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Dhaka, Geology


Dhaka, Geology the capital city of Bangladesh, was founded about 400 years ago by the side of the river buriganga. The earliest available map shows Dhaka extending over an area of about 1.5 sq km near the junction of the Dholai Khal and Buriganga river. Large-scale urbanisation was initiated by the British Raj in 1904 when Dhaka was made the capital of East Bengal, a newly created province of British India. Dhaka gained city status in 1947 when it was made the capital of East Pakistan and by that time stretched over an area of about 40 sq km. The importance of Dhaka increased exponentially after 1971, when it became the capital of independent Bangladesh. As a result the city expanded phenomenally and according to the census of 1991 the area and population of Dhaka Megacity or Dhaka Statistical Metropolitan Area (DSMA) were 1,600 sq km and 6.83 million respectively. According to the same census the area under the dhaka city corporation (DCC) was 360 sq km, with a population of 3.39 million. The present population of DSMA is about 9.0 million (2001).

Dhaka is situated between latitudes 23°42' and 23°54'N and longitudes 90°20' and 90°28'E. The city is bounded by the rivers Buriganga to the south, turag to the west, balu to the east and Tongi Khal to the north. The city has three distinct seasons: winter (November-February), dry with temperature 10° to 20°C; the pre-monsoon season (March-May), some rain and hot with temperature reaching up to 40°C; and the monsoon (June-October), very wet with temperatures around 30°C. Dhaka experiences about 2,000 mm rain annually, of which about 80% falls during the monsoon.

Urbanisation in Dhaka is restricted mostly to the north bank of the river Buriganga. The four-hundred-year history of Dhaka city can be divided into 5 different stages of development: Pre-Mughal period, Mughal period, British period, Pakistan period and Bangladesh period.

Rapid urbanisation without considering the geological aspects has brought significant changes in the geo-environment of the city area. Waterlogging, pollution, change in the hydrogeological system, localised land subsidence and building collapse are the hazards associated with these changes in the geo-environment. groundwater withdrawal has increased more than 900% over the last 30 years resulting in groundwater mining and lowering of the water level by 20m. Water resources of the city are being polluted by the indiscriminate disposal of untreated industrial and municipal wastes in swamps and natural channels in and around the city.

Geology Dhaka is situated at the southern tip of a Pleistocene terrace, the madhupur tract. Two characteristic geological units cover the city and surroundings, viz Madhupur Clay of the Pleistocene age and alluvial deposits of Recent age. The Madhupur Clay is the oldest sediment exposed in and around the city area having characteristic topography and drainage. The major geomorphic units of the city are: the high land or the Dhaka terrace, the low lands or floodplains, depressions and abandoned channels. Low lying swamps and marshes located in and around the city are other major topographic features.

The subsurface sedimentary sequence, up to the explored depth of 300m, shows three distinct entities: one is the Madhupur Clay of the Pleistocene age, characterised by reddish plastic clay with silt and very fine sand particles. This Madhupur Clay unconformably overlies the dupi tila formation of the Plio-Pleistocene age, composed of medium to coarse yellowish brown sand and occasional gravel. The incised channels and depressions within the city are floored by Recent alluvial floodplain deposits and are further subdivided into Lowland Alluvium and Highland Alluvium.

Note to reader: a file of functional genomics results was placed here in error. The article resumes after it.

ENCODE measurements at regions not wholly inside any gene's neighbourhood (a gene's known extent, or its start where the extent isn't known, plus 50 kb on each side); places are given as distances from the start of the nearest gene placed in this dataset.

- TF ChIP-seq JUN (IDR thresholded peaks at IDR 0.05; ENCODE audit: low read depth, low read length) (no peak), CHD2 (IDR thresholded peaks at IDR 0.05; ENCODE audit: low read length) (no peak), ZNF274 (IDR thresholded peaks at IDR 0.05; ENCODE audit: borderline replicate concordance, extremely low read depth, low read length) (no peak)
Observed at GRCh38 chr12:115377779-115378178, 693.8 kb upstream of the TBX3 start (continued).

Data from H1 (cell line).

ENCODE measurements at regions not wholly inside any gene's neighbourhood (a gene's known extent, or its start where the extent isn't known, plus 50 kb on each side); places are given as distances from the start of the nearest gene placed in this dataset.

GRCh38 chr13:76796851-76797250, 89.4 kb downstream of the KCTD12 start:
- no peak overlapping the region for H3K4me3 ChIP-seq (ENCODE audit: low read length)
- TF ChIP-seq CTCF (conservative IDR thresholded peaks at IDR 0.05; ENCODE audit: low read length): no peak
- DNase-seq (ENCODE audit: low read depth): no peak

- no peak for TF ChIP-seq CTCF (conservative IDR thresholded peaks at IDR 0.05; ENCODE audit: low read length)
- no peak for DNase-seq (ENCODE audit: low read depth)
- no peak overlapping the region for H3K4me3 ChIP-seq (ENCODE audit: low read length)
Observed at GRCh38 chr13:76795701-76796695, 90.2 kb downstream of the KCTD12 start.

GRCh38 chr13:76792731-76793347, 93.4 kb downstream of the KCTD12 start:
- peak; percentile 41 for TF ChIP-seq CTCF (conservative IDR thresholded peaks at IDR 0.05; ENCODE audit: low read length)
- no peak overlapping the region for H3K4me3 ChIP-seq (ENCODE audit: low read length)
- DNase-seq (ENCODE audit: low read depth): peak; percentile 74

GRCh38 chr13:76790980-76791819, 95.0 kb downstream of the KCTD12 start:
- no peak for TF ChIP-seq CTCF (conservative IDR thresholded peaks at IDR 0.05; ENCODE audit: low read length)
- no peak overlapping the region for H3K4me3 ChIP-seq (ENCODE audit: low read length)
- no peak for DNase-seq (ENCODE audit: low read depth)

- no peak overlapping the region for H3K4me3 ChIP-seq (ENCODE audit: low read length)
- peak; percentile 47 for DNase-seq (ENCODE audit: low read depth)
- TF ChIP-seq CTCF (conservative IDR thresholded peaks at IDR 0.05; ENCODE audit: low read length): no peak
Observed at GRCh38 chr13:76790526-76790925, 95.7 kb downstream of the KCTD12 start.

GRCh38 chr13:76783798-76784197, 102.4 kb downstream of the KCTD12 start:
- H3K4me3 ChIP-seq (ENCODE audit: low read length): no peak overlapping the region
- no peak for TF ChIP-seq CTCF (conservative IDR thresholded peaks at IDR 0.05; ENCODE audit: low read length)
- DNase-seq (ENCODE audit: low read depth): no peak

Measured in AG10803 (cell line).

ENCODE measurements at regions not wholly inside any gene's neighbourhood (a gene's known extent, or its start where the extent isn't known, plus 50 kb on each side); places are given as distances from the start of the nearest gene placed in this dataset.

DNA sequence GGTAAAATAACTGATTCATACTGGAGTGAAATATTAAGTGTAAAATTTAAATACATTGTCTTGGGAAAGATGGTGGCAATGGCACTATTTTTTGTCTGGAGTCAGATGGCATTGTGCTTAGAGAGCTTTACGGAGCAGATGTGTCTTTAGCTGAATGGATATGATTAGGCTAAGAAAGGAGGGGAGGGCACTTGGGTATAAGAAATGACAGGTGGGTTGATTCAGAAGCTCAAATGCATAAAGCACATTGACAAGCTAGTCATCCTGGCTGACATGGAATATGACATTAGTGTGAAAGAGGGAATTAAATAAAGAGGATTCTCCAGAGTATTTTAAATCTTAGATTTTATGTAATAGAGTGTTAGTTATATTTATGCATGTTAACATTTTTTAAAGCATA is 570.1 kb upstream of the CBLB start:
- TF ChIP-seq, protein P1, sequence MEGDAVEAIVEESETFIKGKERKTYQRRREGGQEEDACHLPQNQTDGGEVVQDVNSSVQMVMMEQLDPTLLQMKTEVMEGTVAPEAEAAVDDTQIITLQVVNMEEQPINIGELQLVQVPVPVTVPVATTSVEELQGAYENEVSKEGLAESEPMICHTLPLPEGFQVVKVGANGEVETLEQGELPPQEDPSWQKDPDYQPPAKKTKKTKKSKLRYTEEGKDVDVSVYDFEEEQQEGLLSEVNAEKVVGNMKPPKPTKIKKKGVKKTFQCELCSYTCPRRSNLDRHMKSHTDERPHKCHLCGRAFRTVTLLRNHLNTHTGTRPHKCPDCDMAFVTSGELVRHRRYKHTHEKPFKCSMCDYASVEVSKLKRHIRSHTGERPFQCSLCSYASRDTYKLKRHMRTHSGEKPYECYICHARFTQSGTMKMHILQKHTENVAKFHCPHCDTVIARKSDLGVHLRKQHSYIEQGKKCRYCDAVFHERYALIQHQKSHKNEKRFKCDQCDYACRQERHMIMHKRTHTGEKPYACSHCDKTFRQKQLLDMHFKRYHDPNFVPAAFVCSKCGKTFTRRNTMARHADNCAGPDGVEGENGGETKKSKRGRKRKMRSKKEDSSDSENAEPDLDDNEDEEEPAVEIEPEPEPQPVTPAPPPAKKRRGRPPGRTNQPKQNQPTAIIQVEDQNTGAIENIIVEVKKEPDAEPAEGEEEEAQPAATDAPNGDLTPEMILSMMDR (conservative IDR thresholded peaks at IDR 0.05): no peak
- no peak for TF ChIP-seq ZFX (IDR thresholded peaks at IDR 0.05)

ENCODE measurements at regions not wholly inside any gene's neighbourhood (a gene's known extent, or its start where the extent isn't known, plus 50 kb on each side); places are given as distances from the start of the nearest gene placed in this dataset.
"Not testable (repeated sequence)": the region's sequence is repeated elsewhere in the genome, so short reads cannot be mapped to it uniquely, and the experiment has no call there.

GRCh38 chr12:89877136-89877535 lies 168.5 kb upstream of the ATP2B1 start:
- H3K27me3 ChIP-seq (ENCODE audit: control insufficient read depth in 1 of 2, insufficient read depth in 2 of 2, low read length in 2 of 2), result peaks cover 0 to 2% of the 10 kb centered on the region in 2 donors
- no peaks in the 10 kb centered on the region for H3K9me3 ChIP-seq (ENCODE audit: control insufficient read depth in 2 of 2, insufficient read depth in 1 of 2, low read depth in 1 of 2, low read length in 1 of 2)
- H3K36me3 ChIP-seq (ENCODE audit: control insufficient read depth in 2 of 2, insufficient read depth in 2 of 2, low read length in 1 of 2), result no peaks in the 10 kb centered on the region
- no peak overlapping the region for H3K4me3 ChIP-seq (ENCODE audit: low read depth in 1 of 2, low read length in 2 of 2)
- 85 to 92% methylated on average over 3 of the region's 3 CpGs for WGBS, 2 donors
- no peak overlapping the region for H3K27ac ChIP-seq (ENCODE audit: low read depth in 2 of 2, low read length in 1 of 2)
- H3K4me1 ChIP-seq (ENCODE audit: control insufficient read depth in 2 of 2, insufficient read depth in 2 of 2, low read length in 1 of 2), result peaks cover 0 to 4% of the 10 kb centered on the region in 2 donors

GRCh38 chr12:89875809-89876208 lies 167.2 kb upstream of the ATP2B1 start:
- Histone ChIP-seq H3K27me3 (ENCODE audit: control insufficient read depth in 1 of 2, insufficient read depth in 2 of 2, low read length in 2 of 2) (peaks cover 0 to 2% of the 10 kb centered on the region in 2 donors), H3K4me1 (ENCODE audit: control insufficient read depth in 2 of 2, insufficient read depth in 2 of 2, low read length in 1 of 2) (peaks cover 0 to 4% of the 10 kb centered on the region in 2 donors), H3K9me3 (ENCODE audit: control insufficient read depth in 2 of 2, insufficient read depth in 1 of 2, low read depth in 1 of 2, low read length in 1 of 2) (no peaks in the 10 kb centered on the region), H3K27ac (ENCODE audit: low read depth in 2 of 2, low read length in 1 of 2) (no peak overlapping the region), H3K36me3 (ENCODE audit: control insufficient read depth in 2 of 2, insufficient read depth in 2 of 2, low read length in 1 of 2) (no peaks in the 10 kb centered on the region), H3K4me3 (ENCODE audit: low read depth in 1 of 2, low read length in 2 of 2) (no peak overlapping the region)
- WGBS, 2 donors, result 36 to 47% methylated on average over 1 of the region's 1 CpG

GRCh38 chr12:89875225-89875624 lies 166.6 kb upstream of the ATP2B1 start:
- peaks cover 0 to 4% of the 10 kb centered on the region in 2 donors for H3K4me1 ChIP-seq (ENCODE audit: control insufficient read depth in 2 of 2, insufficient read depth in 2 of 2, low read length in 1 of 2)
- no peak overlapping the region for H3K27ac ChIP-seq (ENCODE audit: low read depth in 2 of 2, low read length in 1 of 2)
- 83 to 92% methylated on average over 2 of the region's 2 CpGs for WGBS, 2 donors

Structure and Lineaments The Dhaka city area does not show any surface folding. However, a large number of faults and lineaments have N-S, E-W. NE-SW, NW-SE trends recognised from air photo interpretation and the nature of the stream courses. All four sides of the city are bounded by major faults.

Seismicity and Neotectonics Bangladesh is divided into 3 seismic zones based on the vulnerability to earthquakes and possible severity of damages. In all the classifications Dhaka city and its surroundings are shown to be situated in the seismic zone 2, the medium risk/hazard zone. Neotectonic movement in and around the city has been reported widely. The Madhupur Tract as a whole is a structural high in which the Dhaka-Tongi block is the most uplifted part. The boundaries of the tract to the west, south and east are characterised by step faulting.

Geotechnical Characteristics of the Madhupur Clay in Dhaka city and its surroundings vary significantly both aerially and vertically. The evaluated parameters, particularly its low strength and high compressibility values indicate that the clay, to some extent, is problematic for engineering construction. The moisture content and plastic limit results show that Madhupur Clay is normally consolidated to over-consolidated. The clay is normal to active and has intermediate to high plasticity. The compressibility values suggest that the clay is very low to highly compressible at different locations.

Hydrogeology The Dupi Tila sands aquifer is the main source of water in Dhaka city. Madhupur Clay overlies the aquifer with a thickness of 8 to 45m (averages 10m). The aquifer varies in thickness from 100 to 200m (averages 140m). The groundwater level has dropped by 6m in the last seven years. The water table was 52 meters below mean sea level in 2011. Under the present conditions the peripheral rivers act as sources of recharge as the Dupi Tila sands are exposed along the riverbeds. Other sources of recharge are vertical percolation of rain and flood water, leakage from water mains and the sewer system and seepage from standing water bodies within the city. [Sifatul Quader Chowdhury]